There is, of course, an unspoken dilemma hiding behind every discussion of the political right's masterful use of the technological apparatus of the new media. If the right is populating the chat show circuit with loathsome shills, is this something liberals are supposed to decry or imitate? But the choice is hardly so stark. To counter the rightward tilt of the chat show culture, liberals don't need to ape right-wing extremism and irresponsibility. They need people who have the good sense to call the apologists for the right on their errors and lies and to articulate liberal ideas with potent language. The issue is mostly a matter of rhetoric and tone, the need to combine sound judgment and intelligence with partisan commitment. To survive in the world of partisan contention, liberals need to learn to adapt. And more than anything they must shed their often high-minded disdain for the rough-and-tumble of popular politics.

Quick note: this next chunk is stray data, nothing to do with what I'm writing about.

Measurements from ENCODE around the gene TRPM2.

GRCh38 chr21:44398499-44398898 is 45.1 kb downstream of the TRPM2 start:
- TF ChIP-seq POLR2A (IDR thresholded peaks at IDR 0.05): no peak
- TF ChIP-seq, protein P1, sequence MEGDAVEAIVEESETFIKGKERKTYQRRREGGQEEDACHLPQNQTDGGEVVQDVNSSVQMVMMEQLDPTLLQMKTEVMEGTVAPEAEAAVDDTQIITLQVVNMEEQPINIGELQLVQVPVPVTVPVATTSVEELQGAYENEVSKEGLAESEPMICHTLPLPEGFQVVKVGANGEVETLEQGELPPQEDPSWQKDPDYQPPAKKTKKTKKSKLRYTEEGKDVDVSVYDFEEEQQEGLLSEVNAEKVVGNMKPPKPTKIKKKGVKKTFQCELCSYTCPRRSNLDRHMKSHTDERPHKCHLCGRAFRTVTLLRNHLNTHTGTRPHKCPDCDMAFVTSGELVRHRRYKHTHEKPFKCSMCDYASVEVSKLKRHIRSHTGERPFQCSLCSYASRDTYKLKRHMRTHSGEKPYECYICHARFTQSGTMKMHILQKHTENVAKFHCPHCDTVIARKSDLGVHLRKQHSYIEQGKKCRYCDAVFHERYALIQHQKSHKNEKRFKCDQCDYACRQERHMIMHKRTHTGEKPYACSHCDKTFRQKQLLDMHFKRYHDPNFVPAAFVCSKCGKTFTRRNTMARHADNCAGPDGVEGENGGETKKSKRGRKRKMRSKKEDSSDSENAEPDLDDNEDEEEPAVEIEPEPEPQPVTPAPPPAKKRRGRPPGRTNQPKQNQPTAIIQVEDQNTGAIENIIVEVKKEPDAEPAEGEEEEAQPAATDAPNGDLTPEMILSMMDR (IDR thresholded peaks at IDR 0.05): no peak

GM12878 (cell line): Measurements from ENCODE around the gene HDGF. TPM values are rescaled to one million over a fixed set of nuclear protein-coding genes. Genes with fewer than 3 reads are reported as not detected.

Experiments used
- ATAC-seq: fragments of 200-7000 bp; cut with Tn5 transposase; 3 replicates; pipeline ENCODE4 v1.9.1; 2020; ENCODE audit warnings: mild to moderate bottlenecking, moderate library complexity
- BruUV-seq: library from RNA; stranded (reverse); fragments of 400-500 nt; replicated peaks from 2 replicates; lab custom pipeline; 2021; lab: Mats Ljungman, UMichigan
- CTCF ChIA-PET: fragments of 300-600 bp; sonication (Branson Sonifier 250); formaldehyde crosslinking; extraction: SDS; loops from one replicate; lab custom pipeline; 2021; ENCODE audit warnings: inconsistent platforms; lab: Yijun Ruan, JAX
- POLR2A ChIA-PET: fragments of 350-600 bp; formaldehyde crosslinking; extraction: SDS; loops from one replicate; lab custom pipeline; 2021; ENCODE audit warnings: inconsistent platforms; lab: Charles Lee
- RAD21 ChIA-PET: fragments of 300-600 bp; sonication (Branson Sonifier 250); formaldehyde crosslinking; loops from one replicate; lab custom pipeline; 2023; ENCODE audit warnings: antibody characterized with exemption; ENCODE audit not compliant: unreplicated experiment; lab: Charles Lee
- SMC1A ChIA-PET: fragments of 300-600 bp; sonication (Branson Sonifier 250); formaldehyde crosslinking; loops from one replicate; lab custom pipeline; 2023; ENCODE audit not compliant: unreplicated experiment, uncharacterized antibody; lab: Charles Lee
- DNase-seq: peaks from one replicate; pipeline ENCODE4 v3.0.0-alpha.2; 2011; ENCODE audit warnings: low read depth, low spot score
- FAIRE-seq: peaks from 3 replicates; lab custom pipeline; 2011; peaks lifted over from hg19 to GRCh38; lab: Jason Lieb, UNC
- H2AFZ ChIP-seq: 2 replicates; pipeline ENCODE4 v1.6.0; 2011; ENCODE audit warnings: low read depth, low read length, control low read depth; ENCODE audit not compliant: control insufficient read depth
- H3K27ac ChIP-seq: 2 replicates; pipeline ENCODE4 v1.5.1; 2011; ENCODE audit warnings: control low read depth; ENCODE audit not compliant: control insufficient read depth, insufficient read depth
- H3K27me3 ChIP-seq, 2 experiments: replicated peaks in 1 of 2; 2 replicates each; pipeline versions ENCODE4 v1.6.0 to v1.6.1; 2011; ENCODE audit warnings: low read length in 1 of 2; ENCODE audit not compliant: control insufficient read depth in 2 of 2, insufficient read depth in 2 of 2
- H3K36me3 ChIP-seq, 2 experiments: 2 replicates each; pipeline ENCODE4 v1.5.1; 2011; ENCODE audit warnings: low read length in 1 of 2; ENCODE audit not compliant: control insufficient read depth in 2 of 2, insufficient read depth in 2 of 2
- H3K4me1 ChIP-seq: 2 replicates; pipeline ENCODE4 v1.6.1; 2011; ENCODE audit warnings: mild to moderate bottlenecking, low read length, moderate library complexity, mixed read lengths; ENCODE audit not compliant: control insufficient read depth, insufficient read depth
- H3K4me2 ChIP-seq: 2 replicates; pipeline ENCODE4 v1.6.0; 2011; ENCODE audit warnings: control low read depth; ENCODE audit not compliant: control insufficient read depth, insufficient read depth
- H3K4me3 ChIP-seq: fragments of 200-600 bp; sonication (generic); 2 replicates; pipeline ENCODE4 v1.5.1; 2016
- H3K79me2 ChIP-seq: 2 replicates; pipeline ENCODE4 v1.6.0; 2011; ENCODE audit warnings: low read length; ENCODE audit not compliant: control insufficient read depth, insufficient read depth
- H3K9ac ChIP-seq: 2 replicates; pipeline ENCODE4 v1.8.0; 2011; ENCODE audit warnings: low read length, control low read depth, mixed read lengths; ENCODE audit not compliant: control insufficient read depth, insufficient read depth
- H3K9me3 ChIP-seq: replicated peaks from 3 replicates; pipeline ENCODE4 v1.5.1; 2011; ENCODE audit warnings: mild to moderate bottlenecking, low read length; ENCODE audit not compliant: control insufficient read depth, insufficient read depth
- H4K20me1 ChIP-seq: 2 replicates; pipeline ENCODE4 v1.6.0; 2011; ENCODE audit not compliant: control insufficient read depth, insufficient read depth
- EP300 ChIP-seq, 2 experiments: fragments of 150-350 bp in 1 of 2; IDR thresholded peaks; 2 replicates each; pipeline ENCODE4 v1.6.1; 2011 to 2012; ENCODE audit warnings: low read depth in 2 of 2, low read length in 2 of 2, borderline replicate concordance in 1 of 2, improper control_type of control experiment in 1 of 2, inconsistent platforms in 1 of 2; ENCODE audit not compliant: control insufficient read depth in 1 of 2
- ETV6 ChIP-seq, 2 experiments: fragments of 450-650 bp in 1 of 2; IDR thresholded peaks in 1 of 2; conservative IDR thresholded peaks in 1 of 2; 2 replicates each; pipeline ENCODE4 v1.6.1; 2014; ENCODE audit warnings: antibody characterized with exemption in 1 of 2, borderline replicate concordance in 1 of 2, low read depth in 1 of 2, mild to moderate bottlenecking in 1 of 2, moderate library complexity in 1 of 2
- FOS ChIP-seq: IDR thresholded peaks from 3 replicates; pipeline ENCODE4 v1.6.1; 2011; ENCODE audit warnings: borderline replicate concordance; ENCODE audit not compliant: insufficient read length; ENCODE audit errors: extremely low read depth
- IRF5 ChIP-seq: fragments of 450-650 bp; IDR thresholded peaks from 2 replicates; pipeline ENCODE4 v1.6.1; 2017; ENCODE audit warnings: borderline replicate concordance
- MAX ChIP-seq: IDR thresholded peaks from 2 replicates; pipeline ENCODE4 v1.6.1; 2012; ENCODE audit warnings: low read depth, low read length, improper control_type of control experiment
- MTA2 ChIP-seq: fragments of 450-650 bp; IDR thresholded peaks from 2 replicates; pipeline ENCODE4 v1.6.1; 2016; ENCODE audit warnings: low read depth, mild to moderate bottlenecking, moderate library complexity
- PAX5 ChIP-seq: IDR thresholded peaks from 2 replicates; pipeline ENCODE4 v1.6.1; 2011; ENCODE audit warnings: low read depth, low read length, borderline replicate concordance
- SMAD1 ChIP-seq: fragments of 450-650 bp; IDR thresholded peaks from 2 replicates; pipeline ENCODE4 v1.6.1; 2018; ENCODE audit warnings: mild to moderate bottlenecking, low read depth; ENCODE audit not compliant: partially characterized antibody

It's true that one can scarcely imagine a Walter Lippmann or a Joseph Alsop duking it out on Crossfire, or rating the State of the Union address on the McLaughlin Group's notorious scale of one to ten. But that's not the point. Popular politics has always been like a waterfall, graspable only in motion, always in descent, and yet never quite falling. Politics is not simply a matter of issues -- at least not as we generally understand the term today. In a democratic society, politics is not just a means to governance but a form of public spectacle and drama. It is filled with rooting for your side; the joys of partisanship; the camaraderie of shared beliefs; the reveling in political talk; the pleasure of invective.

To say that politics in a democratic society involves pomp and spectacle is not a concession. Nineteenth-century American politics, from Jefferson and Jackson to Bryan, was filled with the most scurrilous political attacks, vicious cartoons, a blatantly partisan press, torch-lit parades, and overt appeals to emotionalism of every kind. There is no such thing as an engaged politics that does not to some degree derive its vitality from antagonism. That's a reality high-minded liberals seem somehow to have forgotten. And it's one they ignore at their peril.